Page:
The US taxpayer has spent millions funding the pregnancies of transgender men, official data shows.
A recent study by University of Michigan researchers found there were 1,907 births among people who were born biological female but who identified as men between 2014 and 2018, the equivalent of nearly 500 a year.
Of the total, 256 trans men were insured under Medicaid – a government program that provides health insurance to people with limited income, which is funded by Americans.
The average cost of childbirth in the US is around $19,000, meaning the deliveries would have cost taxpayers around $4.8million.
Bennett Kaspar-Williams, his partner and their newborn just after the birth in 2020
Kaspar-Williams and his partner wanted to have children, and weighed the options available to them because it meant he would have to stop the testosterone hormone therapy he’d been on for several years to enable his ovaries to function
Becoming pregnant as a trans man is possible if the person still has their female reproductive organs.
And while the hormone therapy transmen take to transition will block the person from having a menstrual cycle, it is not a form of birth control.
The hormones do not prevent pregnancy and trans men are able to conceive and carry a pregnancy to term.
Pregnancy options remain the same as cisgender women, including sexual intercourse with a partner with a penis or through fertility assistance like in vitro fertilization.
Medical experts, however, recommend trans men stop taking their testosterone hormone therapy during pregnancy because it can be toxic to babies.
Testosterone – the male sex hormone that gives trans people a deeper voice and facial hair – can cause heart problems and genital development issues to the fetus.
After going through six rounds of artificial insemination to get pregnant, Aaden Darr, who was born biologically female but came out as transgender at 16 years old, gave birth to twins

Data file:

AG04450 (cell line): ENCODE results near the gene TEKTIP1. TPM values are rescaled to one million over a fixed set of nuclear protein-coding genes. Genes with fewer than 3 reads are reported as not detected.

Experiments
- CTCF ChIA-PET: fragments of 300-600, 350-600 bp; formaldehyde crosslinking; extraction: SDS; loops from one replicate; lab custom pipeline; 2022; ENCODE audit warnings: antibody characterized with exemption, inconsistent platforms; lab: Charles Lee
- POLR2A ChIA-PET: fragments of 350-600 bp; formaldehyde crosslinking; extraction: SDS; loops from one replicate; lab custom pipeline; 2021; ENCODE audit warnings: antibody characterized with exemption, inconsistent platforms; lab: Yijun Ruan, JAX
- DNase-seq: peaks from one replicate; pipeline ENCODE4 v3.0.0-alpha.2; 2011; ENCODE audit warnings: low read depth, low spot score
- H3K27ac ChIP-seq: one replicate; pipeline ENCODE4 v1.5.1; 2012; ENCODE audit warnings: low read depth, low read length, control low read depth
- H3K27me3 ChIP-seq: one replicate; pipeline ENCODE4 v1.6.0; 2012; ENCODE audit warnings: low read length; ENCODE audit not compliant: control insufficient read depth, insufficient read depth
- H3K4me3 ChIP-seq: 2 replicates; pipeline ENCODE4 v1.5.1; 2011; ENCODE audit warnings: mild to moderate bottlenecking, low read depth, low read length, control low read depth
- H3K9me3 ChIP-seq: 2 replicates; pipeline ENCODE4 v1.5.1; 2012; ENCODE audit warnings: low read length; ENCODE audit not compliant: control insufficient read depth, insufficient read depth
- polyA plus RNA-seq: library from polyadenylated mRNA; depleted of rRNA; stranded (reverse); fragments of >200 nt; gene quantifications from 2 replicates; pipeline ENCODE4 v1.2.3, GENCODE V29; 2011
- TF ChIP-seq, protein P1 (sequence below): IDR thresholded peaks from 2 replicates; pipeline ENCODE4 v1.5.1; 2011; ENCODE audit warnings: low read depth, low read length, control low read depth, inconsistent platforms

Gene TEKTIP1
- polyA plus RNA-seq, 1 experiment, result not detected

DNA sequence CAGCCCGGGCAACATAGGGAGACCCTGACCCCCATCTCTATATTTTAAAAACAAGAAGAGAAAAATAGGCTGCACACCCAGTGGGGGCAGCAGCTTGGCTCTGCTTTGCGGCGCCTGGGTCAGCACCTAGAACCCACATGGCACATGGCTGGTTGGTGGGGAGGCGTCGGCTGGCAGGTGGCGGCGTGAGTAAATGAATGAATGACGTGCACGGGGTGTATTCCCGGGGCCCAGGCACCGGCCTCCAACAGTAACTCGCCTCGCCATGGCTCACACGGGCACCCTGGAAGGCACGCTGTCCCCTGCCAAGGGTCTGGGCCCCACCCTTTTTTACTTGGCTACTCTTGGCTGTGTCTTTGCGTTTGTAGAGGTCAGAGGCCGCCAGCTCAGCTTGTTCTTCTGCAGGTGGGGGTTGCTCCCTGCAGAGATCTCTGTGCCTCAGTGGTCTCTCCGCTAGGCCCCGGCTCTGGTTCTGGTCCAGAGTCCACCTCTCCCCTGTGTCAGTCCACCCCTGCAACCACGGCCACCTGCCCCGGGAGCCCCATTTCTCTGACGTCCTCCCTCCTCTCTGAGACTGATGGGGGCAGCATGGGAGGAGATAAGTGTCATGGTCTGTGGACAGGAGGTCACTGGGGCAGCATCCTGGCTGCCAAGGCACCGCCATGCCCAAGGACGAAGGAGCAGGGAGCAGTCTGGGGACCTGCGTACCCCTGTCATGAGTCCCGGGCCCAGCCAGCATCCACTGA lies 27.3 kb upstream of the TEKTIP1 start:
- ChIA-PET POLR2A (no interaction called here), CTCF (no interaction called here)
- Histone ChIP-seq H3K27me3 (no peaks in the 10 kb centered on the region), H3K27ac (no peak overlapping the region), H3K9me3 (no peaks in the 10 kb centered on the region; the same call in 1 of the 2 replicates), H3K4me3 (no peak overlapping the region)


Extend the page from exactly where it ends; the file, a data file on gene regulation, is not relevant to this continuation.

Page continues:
The Michigan research – which was quietly released in May 2023 – sought to analyze the outcomes of pregnancies among transgender men compared to outcomes among cisgender people.
Researchers analyzed all deliveries from 2014 to 2018 from the Medicaid and commercial insurance databases.
They looked at medical records and identified patients with male gender at the time of delivery who suffered from gender dysphoria.
They identified 256 trans men among those who gave birth while insured through Medicaid and 1,660 covered by commercial insurance.
Their finding is thought to be the first estimate of how common the phenomenon of men giving birth is in the US.
The research also showed that trans people were 50 percent more likely to have vaginal births than cisgender women.
But being trans was not significantly associated with severe parental morbidity or preterm birth and was associated with lower rates of C-section delivery.
Bennett Kaspar-Williams six months through his pregnancy
After five months and six rounds of intrauterine insemination (IUI) – using donor sperm – Aaden Darr finally got pregnant with twins in August 2020
The authors said the results were unexpected because the transgender population usually has overall worse health outcomes than the cisgender population.
Meanwhile, trans people were also younger (23 versus 26), more likely to be an ethnic minority and more likely to suffer other health problems.
Data on the subject area is extremely limited and the authors wrote larger studies are necessary to obtain more complete information.
The researchers, led by Dr Eric Marsh, the chief of the Division of Reproductive Endocrinology and Infertility at the University of Michigan’s women’s hospital, wrote in the study: ‘Prospective data and larger sample sizes, as well as studies evaluating patient-reported outcomes, are needed to better characterize birth outcomes and for future quality improvement.’
There is currently no official data on how many transgender men give birth in the US each year but experts believe the numbers are likely higher than many would expect.
Thomas Beatie made headlines in 2008 when he became the world’s first pregnant trans man
Freddy McConnell is a trans man from the UK who gave birth to his son in 2016